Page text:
The Feds have been “spying” on your phone calls for years–legally. Don’t like it? Change the laws.

    The kerfuffle of the moment is mostly media BDS intended to scuttle the Hayden appointment. Scuttle away.

    My advice….you want more privacy? Cut up your credit cards, cancel your telephone–especially the cell, cancel your internet, close your bank account, and pay in cash.

  86. The country promotes freedom of speech but it seems nothing is free.

    And our buildings are taller but our tempers are shorter. George Carlin has a message for you.

  87. - Personally I kind of like the ring of the “Verc award”, maybe with degrees like 1 to 10 on big white cardboard signs or something. Then say after 10 awards, the mentally deranged winner could be permenently inshrined as a full fledged TTP* of rank “x”. Maybe even a great TTP Poobah Grand Wizard or something. In the footsteps of Godwins law, without the sheets…..

    *Typing Telephone Pole(tm)

  88. @#$!

    The message is here.

  89. Leftist trolls are such cowards! They’re afraid to have the government know who they call. Phonewimps!

  90. Quick show of hands, how many of you who are OUTRAGED! at the government seeing your phone bill would have no problem at all turning over your medical records to them?

  91. So the big outrage of the day is that terrorist phone numbers are being collated and cross referenced to see if any connections can be gleaned from their communications patterns

    The description of this program is not that it is about specific phones, about building up from connections to a known terrorist phone. It’s a blanket program to get suspicionless data.

    At least, that’s what it sounds like when the USA Today article says:

    The agency’s goal is “to create a database of every call ever made” within the nation’s borders, this person added.

    But maybe the guy you linked to is in on the superduper secret briefings. And is not giving out his info. And hurting the war on terror too.

  92. Quick show of hands, how many of you who are OUTRAGED! at the government seeing your phone bill would have no problem at all turning over your medical records to them?

    If they follow the principles of fair information practices, then not that much. Why would I be turning over my medical records?

  93. The description of this program is not that it is about specific phones, about building up from connections to a known terrorist phone. It’s a blanket program to get suspicionless data.

    At least, that’s what it sounds like when the USA Today article says:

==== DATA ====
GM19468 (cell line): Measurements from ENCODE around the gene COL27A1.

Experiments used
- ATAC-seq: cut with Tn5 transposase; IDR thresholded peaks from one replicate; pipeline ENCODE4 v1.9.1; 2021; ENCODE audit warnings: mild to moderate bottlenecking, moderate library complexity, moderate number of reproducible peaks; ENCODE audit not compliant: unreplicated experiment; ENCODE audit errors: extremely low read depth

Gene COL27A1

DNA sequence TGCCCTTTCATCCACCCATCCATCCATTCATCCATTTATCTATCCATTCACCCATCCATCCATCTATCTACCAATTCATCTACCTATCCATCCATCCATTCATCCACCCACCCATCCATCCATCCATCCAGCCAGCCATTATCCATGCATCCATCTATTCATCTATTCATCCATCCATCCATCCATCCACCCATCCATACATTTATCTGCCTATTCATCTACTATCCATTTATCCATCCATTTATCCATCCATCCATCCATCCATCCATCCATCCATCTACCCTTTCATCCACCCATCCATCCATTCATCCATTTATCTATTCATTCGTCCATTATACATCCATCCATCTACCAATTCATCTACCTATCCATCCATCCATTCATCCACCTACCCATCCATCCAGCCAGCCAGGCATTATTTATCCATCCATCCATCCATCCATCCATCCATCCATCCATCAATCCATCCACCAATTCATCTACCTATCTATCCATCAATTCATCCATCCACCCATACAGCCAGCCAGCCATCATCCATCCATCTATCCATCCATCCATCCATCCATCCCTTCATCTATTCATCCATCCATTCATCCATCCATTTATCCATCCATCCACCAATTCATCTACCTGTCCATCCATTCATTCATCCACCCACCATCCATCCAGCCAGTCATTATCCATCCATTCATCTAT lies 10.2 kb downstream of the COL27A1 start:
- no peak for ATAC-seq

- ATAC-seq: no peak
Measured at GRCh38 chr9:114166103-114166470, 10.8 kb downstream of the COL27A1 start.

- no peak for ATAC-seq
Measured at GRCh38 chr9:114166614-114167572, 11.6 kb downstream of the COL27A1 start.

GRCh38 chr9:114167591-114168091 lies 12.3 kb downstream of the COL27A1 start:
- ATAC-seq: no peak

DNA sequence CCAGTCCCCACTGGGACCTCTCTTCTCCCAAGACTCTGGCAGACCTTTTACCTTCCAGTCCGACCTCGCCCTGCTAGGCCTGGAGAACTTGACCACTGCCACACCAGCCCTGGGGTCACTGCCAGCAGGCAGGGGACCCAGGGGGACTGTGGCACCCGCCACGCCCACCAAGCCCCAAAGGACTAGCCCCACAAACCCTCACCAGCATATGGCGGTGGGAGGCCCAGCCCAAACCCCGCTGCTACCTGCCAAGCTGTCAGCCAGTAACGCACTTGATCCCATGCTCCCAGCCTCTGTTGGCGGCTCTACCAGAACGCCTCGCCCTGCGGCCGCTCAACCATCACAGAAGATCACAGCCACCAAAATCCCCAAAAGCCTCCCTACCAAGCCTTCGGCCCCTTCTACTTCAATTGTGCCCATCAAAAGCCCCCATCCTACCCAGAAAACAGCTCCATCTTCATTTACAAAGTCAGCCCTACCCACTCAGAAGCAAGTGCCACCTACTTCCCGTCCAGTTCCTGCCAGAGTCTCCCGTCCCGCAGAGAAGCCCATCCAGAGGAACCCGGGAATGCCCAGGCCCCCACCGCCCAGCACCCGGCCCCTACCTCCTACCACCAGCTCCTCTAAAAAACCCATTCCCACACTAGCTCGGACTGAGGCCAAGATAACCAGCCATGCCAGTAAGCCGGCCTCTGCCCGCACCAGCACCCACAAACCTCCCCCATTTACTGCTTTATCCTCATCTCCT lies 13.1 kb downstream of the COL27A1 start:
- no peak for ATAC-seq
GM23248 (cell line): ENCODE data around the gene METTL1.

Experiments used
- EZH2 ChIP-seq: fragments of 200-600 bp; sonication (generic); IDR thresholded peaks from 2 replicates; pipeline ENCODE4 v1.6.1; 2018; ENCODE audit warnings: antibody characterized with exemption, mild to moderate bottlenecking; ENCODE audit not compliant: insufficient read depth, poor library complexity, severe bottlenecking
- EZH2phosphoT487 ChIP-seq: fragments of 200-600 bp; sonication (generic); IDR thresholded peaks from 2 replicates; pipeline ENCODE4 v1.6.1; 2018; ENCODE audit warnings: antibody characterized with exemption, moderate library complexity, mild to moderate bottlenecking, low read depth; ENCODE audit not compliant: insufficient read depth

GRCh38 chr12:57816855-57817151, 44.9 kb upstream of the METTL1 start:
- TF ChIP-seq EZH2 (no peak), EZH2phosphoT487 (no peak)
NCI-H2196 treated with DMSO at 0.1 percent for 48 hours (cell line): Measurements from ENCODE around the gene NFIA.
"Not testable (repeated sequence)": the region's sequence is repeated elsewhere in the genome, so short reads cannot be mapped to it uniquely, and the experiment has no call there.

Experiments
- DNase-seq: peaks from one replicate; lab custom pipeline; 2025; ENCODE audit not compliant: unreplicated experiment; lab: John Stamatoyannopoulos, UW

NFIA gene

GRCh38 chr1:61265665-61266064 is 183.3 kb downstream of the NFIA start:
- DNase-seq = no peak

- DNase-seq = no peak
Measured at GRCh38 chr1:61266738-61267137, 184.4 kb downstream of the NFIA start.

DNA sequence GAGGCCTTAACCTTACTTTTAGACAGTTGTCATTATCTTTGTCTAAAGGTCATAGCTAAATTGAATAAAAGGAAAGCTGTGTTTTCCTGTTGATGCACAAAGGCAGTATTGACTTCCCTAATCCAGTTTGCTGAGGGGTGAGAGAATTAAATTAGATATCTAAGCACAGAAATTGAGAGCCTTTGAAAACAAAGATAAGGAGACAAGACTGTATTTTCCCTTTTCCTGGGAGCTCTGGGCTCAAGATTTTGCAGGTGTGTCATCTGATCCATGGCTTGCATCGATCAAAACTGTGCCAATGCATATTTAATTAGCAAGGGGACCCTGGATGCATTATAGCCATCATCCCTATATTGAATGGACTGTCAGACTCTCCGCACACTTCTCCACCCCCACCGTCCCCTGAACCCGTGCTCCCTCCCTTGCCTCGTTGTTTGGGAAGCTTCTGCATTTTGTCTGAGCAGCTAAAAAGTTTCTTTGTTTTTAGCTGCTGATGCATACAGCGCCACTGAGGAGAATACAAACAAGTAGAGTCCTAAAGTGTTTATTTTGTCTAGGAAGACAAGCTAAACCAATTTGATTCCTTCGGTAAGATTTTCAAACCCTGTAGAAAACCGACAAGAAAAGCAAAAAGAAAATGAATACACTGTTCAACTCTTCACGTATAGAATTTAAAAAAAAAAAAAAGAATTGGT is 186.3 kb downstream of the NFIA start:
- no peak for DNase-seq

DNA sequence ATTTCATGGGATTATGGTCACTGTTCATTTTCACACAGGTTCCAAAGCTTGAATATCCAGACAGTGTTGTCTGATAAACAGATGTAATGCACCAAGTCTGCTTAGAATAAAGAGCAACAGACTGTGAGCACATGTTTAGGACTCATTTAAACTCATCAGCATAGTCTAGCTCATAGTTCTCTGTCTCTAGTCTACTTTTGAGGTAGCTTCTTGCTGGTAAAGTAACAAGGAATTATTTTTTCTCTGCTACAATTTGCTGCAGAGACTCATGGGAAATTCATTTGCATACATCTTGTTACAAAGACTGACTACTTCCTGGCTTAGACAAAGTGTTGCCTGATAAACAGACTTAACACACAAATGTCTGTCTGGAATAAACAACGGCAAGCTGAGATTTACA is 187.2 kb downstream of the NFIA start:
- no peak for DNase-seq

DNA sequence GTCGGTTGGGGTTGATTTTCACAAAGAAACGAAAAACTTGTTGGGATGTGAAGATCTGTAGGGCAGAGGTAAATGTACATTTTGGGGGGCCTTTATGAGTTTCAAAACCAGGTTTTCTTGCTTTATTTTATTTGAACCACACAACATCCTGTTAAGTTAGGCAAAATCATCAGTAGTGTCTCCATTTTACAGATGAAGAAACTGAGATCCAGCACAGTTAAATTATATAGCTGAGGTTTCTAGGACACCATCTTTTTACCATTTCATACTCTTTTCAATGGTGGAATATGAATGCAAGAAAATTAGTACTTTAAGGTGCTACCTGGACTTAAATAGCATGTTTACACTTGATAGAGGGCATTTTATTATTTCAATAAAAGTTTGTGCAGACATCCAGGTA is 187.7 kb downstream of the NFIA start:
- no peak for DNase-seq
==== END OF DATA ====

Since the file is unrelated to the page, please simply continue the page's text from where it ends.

The agency’s goal is “to create a database of every call ever made” within the nation’s borders, this person added.

    Yeah actus, that’s it, they are just putting together a huge fucking database on a double dog dare from the CIA.  No real reason behind it at all.

    Why would I be turning over my medical records?

    You really are dumb as a damn post, aren’t you?

  94. Why would I be turning over my medical records?

    – Hmmmmm , I’d give that about a Verc4.4….Good mind numbing stuck on stupid vibs, but a little too much splash on entry…..

  95. The National Security Agency has been secretly collecting the phone call records of tens of millions of Americans, using data provided by AT&T, Verizon and BellSouth, people with direct knowledge of the arrangement told USA TODAY.

    Ummm… Yeah.  So?

  96. Yeah actus, that’s it, they are just putting together a huge fucking database on a double dog dare from the CIA.  No real reason behind it at all.

    I suspect the reason is data mining. Which works better when you have all the data.

    But the description we have is not of a program of getting records based on individualized suspicion. Not even slight suspicion. But it looks like the linker dude knows more than USA Today.

  97. Omar: depends

    “Any penetration, however slight, is sufficient to complete the act.”

    — Navy Regulations (I think)

    SB: lines

    of inquiry

  98. I suspect the reason is data mining. Which works better when you have all the data.

    orz

  99. Yes.  So please tell me, what could Stalin do with my phone records?

    Call all your friends and try to sell them long distance services.

    I shudder at the thought.

    Fortunately, I don’t keep any phone records, so I have nothing to look through. I suspect that the phone company is a bit more meticulous, and whatever the product of that is, it belongs to them.

  100. Just because I buy a magazine doesn’t mean I’ve purchased the rights to sell it’s contents.

    no kidding, but they’re happy to sell your info.

    TW: earth.  where on earth did anyone get the idea i was a lesbian?  was it the Redbook subscription?

  101. I really like the layout and colors that you chose for this website! It certainly is incredible! :)